The researchers found that tarnished plant bug numbers were higher in the untreated areas of the Delta throughout the growing season compared to locations that were sprayed with Strike 3 to control the wild hosts in March.

“In the study in 1999 through 2001, we averaged saving about one plant bug application in the Delta each season,” he said. “This is important because for every insecticide application we eliminate we have the potential of reducing the selection pressure we’re putting on our plant bugs. There could also be a big impact from the economic standpoint now and in the future.”

An analysis by Mississippi State University economists indicated savings of an average of $5.90 per acre above the cost of spraying the herbicide. (The researchers sprayed only about 4 percent of the land area, resulting in considerable savings in the application of a relatively expensive herbicide.)

“Plant bugs can build up to tremendous numbers in a relatively small area along road side ditches compared to an area that has been treated with a herbicide,” Gore notes. “Some plant bugs will survive on the grass that has been left in these herbicide treatments, but they won’t increase their populations the way they will in the untreated areas.”

He cautioned growers about applying non-selective herbicides such as glyphosate because of resistance issues and because the grasses can help suppress summer annuals such as pigweed that can infest their fields.

Gore displayed a now-infamous picture of a cotton field in which one side has been decimated by plant bugs moving into the field from an adjacent corn field. “We saw similar effects with soybeans in fields adjoining cotton in 2008.”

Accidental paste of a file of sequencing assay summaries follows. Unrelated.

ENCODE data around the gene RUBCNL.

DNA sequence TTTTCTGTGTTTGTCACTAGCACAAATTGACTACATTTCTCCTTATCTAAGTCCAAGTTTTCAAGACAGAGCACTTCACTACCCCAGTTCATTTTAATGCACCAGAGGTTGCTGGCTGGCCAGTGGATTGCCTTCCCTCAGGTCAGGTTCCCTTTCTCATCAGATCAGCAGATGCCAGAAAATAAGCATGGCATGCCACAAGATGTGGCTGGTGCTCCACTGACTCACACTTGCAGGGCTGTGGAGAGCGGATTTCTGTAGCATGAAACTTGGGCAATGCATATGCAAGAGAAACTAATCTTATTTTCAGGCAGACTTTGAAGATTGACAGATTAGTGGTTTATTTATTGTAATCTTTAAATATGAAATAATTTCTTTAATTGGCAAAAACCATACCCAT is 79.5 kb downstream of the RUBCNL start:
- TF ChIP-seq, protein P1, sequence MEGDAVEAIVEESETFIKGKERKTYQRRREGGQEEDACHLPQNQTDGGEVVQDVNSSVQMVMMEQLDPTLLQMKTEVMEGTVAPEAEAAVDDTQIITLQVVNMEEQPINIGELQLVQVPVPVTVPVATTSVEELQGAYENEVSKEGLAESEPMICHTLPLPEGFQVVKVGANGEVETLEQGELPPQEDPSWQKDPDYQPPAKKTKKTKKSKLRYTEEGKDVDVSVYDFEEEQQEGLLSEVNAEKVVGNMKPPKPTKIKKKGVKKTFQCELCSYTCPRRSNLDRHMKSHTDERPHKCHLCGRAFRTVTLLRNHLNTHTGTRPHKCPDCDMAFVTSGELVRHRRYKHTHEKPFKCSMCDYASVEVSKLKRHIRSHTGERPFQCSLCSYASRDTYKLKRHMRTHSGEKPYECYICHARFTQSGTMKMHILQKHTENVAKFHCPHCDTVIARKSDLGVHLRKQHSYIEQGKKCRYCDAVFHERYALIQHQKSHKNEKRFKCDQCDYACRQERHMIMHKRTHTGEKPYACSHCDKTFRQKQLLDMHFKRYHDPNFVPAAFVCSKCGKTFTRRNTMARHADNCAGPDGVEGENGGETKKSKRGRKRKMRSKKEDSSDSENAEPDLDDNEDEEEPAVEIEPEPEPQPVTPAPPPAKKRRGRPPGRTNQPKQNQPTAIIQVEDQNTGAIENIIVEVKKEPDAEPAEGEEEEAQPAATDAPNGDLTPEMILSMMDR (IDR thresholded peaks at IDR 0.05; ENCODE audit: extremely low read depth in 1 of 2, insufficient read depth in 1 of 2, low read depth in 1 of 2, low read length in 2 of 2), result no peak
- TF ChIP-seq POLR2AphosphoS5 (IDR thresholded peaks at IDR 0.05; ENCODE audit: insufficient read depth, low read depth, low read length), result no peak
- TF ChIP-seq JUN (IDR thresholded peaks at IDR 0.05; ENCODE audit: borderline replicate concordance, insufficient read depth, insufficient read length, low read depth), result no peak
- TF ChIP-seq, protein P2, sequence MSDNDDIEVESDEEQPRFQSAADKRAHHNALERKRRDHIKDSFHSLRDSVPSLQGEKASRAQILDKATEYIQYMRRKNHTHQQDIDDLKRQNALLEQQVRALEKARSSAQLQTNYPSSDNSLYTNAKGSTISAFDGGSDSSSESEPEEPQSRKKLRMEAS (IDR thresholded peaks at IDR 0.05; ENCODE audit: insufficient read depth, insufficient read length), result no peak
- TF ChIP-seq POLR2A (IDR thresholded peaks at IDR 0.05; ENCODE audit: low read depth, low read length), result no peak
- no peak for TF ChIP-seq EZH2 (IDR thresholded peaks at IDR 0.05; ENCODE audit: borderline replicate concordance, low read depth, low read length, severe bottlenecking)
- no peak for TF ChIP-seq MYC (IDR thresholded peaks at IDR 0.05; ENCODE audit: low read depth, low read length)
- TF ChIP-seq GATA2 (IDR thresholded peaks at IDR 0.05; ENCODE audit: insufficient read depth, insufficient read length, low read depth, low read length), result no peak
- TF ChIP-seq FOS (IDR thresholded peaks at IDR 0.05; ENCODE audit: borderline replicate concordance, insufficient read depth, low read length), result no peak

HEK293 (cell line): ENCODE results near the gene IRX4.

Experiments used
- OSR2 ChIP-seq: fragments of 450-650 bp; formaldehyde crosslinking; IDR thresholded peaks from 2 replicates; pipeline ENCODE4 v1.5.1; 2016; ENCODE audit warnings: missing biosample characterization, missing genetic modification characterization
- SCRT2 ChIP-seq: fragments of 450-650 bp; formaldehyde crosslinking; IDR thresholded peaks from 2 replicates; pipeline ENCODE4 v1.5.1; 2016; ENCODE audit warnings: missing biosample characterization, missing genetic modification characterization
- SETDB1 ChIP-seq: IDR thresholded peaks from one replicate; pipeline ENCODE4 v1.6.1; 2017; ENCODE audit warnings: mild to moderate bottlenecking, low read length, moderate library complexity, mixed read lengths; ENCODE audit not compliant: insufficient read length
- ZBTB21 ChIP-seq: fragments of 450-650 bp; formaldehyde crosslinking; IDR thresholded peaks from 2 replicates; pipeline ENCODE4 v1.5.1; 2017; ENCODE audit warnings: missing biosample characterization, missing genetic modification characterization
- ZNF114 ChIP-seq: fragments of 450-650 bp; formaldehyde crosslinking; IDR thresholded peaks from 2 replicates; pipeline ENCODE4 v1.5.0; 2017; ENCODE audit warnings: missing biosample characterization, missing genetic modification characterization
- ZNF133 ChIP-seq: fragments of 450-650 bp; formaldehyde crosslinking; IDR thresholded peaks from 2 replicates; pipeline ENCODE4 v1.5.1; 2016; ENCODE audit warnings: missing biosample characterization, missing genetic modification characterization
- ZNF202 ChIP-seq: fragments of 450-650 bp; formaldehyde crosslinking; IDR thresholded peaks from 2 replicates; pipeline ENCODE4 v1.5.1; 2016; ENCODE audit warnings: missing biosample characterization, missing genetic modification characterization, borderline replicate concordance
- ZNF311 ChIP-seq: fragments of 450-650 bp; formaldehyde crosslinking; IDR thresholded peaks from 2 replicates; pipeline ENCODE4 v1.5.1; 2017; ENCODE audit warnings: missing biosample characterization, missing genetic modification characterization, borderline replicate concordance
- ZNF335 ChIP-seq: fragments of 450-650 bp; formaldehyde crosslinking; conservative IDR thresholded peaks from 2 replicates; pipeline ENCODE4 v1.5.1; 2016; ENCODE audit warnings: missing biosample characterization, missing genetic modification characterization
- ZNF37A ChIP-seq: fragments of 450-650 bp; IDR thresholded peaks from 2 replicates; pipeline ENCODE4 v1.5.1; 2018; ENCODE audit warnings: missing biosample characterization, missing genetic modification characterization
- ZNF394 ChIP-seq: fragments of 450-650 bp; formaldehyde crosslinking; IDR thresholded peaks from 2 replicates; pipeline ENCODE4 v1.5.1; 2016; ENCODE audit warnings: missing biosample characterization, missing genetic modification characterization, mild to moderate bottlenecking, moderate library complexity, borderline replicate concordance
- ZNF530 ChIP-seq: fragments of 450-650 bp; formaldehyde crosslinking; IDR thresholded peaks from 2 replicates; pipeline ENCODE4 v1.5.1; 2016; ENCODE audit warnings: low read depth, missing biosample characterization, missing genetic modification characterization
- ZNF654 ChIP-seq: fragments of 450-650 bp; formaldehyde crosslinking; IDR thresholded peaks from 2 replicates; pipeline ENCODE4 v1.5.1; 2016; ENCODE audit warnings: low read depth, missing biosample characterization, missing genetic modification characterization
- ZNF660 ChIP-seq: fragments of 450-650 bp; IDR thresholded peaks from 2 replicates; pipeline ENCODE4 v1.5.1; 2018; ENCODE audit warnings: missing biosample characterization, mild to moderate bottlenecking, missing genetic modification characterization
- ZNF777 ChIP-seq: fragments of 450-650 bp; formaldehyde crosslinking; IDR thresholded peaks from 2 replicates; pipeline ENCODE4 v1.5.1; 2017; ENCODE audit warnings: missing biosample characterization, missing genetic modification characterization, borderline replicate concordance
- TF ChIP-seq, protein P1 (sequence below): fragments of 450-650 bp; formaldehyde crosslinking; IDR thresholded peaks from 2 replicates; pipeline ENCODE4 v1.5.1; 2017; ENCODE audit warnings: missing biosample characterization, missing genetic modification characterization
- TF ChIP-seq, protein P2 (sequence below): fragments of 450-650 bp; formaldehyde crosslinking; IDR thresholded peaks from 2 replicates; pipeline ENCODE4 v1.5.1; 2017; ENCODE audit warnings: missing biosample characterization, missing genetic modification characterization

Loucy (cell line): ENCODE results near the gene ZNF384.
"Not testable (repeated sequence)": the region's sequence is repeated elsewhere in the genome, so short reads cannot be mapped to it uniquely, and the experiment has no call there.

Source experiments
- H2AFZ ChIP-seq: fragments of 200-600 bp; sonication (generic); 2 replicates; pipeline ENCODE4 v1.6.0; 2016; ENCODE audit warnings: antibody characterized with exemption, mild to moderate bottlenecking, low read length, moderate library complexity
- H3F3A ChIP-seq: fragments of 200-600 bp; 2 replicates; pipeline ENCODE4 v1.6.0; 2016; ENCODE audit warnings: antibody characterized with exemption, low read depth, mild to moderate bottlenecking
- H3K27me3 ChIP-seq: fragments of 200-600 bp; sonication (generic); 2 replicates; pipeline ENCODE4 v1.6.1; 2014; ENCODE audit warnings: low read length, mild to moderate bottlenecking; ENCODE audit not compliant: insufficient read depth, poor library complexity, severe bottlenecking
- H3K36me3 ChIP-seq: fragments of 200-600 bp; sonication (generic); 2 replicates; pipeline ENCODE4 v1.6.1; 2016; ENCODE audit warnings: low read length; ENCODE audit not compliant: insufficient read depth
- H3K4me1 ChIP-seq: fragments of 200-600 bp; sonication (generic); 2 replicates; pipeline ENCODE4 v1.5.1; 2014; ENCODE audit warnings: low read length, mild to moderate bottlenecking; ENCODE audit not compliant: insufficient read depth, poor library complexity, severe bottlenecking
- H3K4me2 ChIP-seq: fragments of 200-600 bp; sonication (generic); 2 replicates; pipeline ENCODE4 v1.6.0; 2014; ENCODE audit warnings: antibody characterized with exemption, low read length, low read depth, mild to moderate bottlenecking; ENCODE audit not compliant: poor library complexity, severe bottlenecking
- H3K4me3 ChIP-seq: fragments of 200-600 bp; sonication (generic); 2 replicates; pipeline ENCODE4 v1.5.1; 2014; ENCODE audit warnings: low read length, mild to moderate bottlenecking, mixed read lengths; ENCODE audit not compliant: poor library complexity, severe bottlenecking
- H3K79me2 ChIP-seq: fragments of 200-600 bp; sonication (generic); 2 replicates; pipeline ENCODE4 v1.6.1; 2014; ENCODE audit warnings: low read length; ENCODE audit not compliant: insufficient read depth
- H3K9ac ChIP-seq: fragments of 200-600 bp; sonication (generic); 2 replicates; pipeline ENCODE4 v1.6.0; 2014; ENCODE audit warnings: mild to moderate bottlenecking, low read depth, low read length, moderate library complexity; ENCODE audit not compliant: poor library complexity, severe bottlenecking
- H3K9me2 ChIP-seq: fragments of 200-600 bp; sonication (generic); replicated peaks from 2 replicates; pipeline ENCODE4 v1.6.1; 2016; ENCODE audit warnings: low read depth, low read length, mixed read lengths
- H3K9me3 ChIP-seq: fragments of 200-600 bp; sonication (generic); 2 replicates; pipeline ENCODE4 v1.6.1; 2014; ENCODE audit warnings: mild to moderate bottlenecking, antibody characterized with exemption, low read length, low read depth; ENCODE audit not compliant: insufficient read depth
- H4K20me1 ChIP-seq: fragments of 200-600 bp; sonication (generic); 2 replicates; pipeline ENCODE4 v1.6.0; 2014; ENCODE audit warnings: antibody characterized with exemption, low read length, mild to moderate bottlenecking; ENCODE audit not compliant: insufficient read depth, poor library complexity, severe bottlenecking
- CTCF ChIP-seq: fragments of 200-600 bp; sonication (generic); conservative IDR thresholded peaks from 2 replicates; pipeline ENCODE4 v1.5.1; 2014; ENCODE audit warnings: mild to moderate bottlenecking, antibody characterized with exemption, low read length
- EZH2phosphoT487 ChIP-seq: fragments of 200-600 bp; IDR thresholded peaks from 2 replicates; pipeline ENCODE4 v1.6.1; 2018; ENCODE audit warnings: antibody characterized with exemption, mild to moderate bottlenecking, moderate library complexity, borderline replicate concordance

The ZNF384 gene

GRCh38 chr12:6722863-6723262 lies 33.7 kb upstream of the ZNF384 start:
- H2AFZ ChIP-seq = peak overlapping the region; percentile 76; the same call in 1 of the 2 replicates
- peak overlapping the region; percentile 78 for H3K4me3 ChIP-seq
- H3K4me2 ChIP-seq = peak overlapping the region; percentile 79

The fall and winter months — the time when plant bugs are entering reproductive diapauses — can also offer opportunities for reducing plant bug numbers.

“This time of year when plant bugs are going into diapauses is marked by a general decline in the overall population,” says Gore. “I think this is a time when we can kick them when they’re down so to speak.”

Temperatures have little impact on plant bugs — the insects can over-winter as far north as Canada. And certain winter weeds, specifically henbit, seem to be more accommodating to enable plant bugs to reproduce.

In research conducted by Gordon Snodgrass, a certain percentage of the population seemed to remain reproductive for a much longer time period when the pests were found on henbit rather than ground trash or other wild hosts.

“When you look at the occurrence of plant bugs on these winter hosts, specifically henbit, we start seeing plant bug nymphs much earlier in the year, about the third week in January, compared to these other hosts,” said Gore.

He said he’s planning to begin looking at the impact of fall burndown programs, residual herbicides and tillage to remove those plants. “Just about every field that doesn’t have a fall burndown or tillage program is covered with henbit. So if they’re starting to get nymphs the third week in January, we may need to do something to remove this host.”

e-mail: [email protected]

About the Author(s)

Forrest Laws 1

Director of Content, Farm Press